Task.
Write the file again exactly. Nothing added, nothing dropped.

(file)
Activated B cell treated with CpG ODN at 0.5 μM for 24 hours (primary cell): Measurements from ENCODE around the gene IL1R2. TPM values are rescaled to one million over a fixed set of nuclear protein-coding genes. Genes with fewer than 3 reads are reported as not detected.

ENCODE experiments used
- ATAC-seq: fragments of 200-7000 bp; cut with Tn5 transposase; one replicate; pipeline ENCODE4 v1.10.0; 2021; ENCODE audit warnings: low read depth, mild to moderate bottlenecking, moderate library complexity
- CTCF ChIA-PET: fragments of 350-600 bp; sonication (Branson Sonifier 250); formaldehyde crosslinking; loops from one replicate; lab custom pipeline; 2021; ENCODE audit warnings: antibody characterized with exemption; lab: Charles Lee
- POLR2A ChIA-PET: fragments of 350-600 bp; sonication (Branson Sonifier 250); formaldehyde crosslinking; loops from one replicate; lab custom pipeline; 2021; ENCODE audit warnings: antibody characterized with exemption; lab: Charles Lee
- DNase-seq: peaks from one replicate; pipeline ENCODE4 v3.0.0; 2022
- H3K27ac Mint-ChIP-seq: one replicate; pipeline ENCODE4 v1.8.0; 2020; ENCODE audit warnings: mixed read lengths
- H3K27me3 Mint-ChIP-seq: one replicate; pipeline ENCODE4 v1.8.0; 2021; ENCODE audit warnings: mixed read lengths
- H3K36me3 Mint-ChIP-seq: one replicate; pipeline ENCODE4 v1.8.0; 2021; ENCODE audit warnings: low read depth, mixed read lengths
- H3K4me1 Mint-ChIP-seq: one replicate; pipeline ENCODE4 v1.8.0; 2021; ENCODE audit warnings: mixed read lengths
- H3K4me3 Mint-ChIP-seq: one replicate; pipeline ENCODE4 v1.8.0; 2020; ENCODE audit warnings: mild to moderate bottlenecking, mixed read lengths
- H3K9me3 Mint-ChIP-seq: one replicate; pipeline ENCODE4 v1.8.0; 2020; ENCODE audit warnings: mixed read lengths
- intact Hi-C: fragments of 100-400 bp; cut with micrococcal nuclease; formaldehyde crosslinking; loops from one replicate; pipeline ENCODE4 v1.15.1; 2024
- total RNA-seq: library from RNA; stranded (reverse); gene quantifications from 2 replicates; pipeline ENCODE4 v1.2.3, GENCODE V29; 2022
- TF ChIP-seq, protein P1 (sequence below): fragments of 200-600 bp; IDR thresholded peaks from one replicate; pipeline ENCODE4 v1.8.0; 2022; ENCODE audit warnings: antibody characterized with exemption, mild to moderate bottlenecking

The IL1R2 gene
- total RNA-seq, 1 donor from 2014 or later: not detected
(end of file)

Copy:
Activated B cell treated with CpG ODN at 0.5 μM for 24 hours (primary cell): Measurements from ENCODE around the gene IL1R2. TPM values are rescaled to one million over a fixed set of nuclear protein-coding genes. Genes with fewer than 3 reads are reported as not detected.

ENCODE experiments used
- ATAC-seq: fragments of 200-7000 bp; cut with Tn5 transposase; one replicate; pipeline ENCODE4 v1.10.0; 2021; ENCODE audit warnings: low read depth, mild to moderate bottlenecking, moderate library complexity
- CTCF ChIA-PET: fragments of 350-600 bp; sonication (Branson Sonifier 250); formaldehyde crosslinking; loops from one replicate; lab custom pipeline; 2021; ENCODE audit warnings: antibody characterized with exemption; lab: Charles Lee
- POLR2A ChIA-PET: fragments of 350-600 bp; sonication (Branson Sonifier 250); formaldehyde crosslinking; loops from one replicate; lab custom pipeline; 2021; ENCODE audit warnings: antibody characterized with exemption; lab: Charles Lee
- DNase-seq: peaks from one replicate; pipeline ENCODE4 v3.0.0; 2022
- H3K27ac Mint-ChIP-seq: one replicate; pipeline ENCODE4 v1.8.0; 2020; ENCODE audit warnings: mixed read lengths
- H3K27me3 Mint-ChIP-seq: one replicate; pipeline ENCODE4 v1.8.0; 2021; ENCODE audit warnings: mixed read lengths
- H3K36me3 Mint-ChIP-seq: one replicate; pipeline ENCODE4 v1.8.0; 2021; ENCODE audit warnings: low read depth, mixed read lengths
- H3K4me1 Mint-ChIP-seq: one replicate; pipeline ENCODE4 v1.8.0; 2021; ENCODE audit warnings: mixed read lengths
- H3K4me3 Mint-ChIP-seq: one replicate; pipeline ENCODE4 v1.8.0; 2020; ENCODE audit warnings: mild to moderate bottlenecking, mixed read lengths
- H3K9me3 Mint-ChIP-seq: one replicate; pipeline ENCODE4 v1.8.0; 2020; ENCODE audit warnings: mixed read lengths
- intact Hi-C: fragments of 100-400 bp; cut with micrococcal nuclease; formaldehyde crosslinking; loops from one replicate; pipeline ENCODE4 v1.15.1; 2024
- total RNA-seq: library from RNA; stranded (reverse); gene quantifications from 2 replicates; pipeline ENCODE4 v1.2.3, GENCODE V29; 2022
- TF ChIP-seq, protein P1 (sequence below): fragments of 200-600 bp; IDR thresholded peaks from one replicate; pipeline ENCODE4 v1.8.0; 2022; ENCODE audit warnings: antibody characterized with exemption, mild to moderate bottlenecking

The IL1R2 gene
- total RNA-seq, 1 donor from 2014 or later: not detected